Man, didn’t see that one coming.
But, then again, maybe we should have.
Ever since last summer, when Jimmy Graham lost his arbitration hearing to be declared a wide receiver instead of a tight end, something seemed a little off about his demeanor — and his relationship with the Saints.
It was nothing you could put your finger on, but Graham never seemed particularly happy.
Maybe it was the hardball attitudes both sides had to take in arbitration. That day at a Metairie hotel when the Saints presented their case to the arbiter, there weren’t many smiles.
Maybe it was about Drew Brees once indicating he was ready to move on if things didn’t work out, although he’d earlier said “Pay the man!”
Maybe it was because Sean Payton didn’t like Graham defiantly dunking after a touchdown, even if it was in an exhibition.
It certainly didn’t help that the highest-paid tight end in NFL history had only one touchdown reception in his final five games and had a season-defining fumble at the goal line in the second Atlanta game that sealed the team’s playoff fate.
Despite Graham leading the team in receptions (85) and touchdowns (10) and being named to the Pro Bowl, Pro Football Focus rated him only No. 11 among the league’s tight ends.
When you begin the year rated the No. 10 overall player in the league by your peers, that’s a major disappointment, even if Graham played the final month of the season limited by a shoulder injury.
Or maybe it’s something that happened behind closed doors at 5800 Airline Highway.
Whatever, the Saints have dealt away a potential Hall of Famer who has been deemed capable of redefining his position and a fourth-round pick for a first-round pick and a two-time Pro Bowl center who was found expendable after he missed 10 games and his team still had the third-best rushing season in NFL history.
On the surface, it’s hard to find the balance in that. A team that had to cut Pierre Thomas and Curtis Lofton to get to the salary cap actually added $2.5 million to the red side of the ledger because of Max Unger’s contract.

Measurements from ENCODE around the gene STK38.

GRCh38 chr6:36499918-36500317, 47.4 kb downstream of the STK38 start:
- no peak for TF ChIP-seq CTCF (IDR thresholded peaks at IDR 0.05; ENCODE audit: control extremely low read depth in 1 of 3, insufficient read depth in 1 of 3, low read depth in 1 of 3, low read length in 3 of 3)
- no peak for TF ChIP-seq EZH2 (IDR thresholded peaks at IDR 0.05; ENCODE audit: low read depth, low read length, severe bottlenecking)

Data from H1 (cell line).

What is certain is that General Manager Mickey Loomis and coach Sean Payton were not giving lip service when they talked about being disappointed in the locker-room leadership last season and that, with the probable exception of Brees, there wasn’t a player whose place on the roster was secure.
In Graham’s case, for all of his talent, he did not appear to take on that leadership mantle. Facing the media is not a player’s job description (Marques Colston rarely does, for example) but after losses Graham was conspicuously absent from the locker room.
But if getting rid of problems was the goal, why is Junior Galette still around? Maybe there were no takers and he’s too expensive to cut.
At any rate, the Saints move on.
If improving the middle of the offensive line to provide better protection for Brees at a spot where things often broke down last season while also reaffirming the increased commitment to the running game was the Saints’ primary objective in making the trade, then they have accomplished it.
And they do have an additional first-round pick that can be used in a variety of ways.
But lots of question marks remain.
How do you replace Graham?
How do you replace Lofton?
How do you get some oomph in the pass rush?
Most importantly, who becomes your second cornerback?
And what do you make of Keenan Lewis’ Instagram message that he either wants his contract guaranteed or he wants out? A hometown player who should have learned about leadership during his time with Pittsburgh is ready to bail?
Something about this organization has gone off the tracks.
Maybe it’s the residual effect of lost draft picks due to Bountygate.
Maybe it’s poor personnel decisions, both in the draft and free agency since then.
Maybe it’s the hubris that can develop when the leadership of an organization has been together for decade and survived a scandal that would have meant a housecleaning for most teams.
Maybe it’s just the circle of life in the NFL.
Everybody can’t be the New England Patriots.
Or the Seattle Seahawks.